Welcome to one of the most rewarding and easiest forms of water conservation! Your plants and garden are going to love your mineral rich rainwater, while slashing your water consumption by up to 40% depending on how much you use it. Plastic or wood rain barrels are fine and are sold commercially. The normally come in 25 to 100 gallon options.
Just something to keep in mind though as a note of caution, rain barrels that collect water from copper roofs or from roofs where wood shingles or shakes have been treated with chromated copper arsenate to prevent moss or algae growth should not be used on editable plants. If you have treated your roof with any chemicals at all you won’t want to use that water either.
Two other notes on rain water collection barrels:
In your neck of the woods especially, you’ll want to empty your rain barrel when the weather starts to freeze over the winter. If you don’t have a protected indoor area to store it, just turn it upside down and secure it to prevent animals from making a winter home in it or getting water accumulation in it which can freeze, expand, and potentially crack the barrel, especially one that is made of plastic.
Finally, make sure you keep a mesh screen over the top and that you clean it frequently. The mess can collect debris which will interfere with collection and provide a place for mold and mildew to form. However, without one all of those items will end up in your barrel and can foul your water. Additionally, mosquitoes look for ponded, still water to lay their eggs. An open rain barrel would make an ideal breeding ground for them. Not only will that make time in your yard less pleasant, across the south this year there has been another outbreak of west nile virus. By eliminating standing water form your property you can greatly reduce mosquito populations for you and your neighbors.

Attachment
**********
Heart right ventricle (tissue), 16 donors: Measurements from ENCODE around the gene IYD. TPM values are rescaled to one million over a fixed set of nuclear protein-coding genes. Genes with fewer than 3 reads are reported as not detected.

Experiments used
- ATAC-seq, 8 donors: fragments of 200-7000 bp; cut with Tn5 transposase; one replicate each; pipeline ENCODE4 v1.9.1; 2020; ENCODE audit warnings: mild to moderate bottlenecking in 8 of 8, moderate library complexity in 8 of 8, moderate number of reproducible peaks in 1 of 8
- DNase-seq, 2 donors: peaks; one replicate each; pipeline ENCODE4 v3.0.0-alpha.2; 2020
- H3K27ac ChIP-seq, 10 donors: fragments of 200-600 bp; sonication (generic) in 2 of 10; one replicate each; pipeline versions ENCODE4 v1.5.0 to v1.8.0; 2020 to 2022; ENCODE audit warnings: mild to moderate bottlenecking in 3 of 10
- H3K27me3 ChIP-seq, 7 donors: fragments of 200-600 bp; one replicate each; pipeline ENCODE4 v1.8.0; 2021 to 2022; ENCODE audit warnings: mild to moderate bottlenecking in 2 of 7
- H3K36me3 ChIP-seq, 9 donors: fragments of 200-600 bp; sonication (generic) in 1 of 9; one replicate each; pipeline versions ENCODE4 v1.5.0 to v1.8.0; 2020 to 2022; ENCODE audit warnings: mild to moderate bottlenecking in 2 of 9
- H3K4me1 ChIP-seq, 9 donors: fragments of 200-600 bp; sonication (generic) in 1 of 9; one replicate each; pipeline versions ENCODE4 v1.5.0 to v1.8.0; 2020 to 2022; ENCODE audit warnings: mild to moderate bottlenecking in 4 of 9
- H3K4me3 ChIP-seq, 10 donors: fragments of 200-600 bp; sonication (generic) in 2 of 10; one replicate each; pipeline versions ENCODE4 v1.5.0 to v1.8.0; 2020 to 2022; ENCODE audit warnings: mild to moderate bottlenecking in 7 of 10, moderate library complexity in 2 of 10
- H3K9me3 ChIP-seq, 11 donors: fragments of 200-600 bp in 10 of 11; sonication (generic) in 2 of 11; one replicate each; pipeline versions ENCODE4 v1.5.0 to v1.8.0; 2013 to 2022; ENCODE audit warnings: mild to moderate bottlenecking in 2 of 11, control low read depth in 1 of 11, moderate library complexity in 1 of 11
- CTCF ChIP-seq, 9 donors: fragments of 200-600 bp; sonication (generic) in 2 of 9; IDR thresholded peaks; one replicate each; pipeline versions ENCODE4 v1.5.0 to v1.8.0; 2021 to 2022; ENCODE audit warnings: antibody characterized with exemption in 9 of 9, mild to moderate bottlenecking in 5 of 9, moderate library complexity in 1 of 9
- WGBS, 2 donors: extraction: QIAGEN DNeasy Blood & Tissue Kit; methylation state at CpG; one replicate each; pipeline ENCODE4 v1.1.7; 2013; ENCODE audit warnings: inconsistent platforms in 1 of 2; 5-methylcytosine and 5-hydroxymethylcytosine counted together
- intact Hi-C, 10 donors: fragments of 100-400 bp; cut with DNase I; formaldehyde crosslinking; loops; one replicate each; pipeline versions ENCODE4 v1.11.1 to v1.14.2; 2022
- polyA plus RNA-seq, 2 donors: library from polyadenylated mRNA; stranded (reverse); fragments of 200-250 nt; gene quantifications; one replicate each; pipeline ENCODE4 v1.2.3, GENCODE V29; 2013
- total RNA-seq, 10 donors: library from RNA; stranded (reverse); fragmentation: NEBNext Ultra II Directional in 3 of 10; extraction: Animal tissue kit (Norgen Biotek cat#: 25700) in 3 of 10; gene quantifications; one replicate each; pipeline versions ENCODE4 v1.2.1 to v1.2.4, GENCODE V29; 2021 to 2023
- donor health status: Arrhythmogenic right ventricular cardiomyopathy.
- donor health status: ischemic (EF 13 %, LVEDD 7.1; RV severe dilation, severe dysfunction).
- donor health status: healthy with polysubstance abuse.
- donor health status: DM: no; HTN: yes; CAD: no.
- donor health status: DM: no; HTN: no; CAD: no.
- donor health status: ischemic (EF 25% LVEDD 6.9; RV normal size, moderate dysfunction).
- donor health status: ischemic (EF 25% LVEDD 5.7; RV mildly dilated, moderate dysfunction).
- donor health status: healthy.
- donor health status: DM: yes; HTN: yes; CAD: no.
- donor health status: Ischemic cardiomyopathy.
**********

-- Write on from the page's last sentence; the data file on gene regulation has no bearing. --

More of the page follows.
If you are having trouble finding a barrel in your area, may we suggest you talk to one of our friends in Louisville? This is the link to Naturally Horton’s for those in the Louisville Metro, its in The Highlands.
“When is the best time to harvest herbs?”
The best time to harvest herbs is right before the flowers open. This is when their aroma and taste in their essential oils are at their peak like thyme, basil and mint. The preferred time to pick them is also in the morning when they are at their freshest and the most potent. Never pick herbs in wet or humid conditions. Finally, Monty’s 2-15-15 works well to keep the plants in the flower cycle and may help elevate brix levels, which in herbs will increase the aromatics and flavors as well as improve shelf life.
Also, don’t forget one of our favorite places to visit and to visit virtually is Beagle Ridge Herb Farm in Wytheville, VA. They are a great source for information for all things herbs, natural gardening, and GARLIC! check them out here.
“I’ve read that instead of pulling out spent tomato plants, you can simply cut them back and keep watering them to encourage new growth and fruit. Is there any truth to this?”
Depending on your weather cooperation, this is true and new growth will develop, along with a respectable new harvest. Make sure you pick tomatoes often, keeping the weight off the stems and branches so they don’t break or bend. It’ll also give your other plants more room to produce freely.
Once you prune them, you will want ot help encourage new growth as well as help the plant deal with the stresses involved with pruning. Monty’s 8-16-8 should help with that, then once your plants have regrown and have begun to set blooms again, switch to Monty’s 2-15-15 to enhance flower set and fruit production.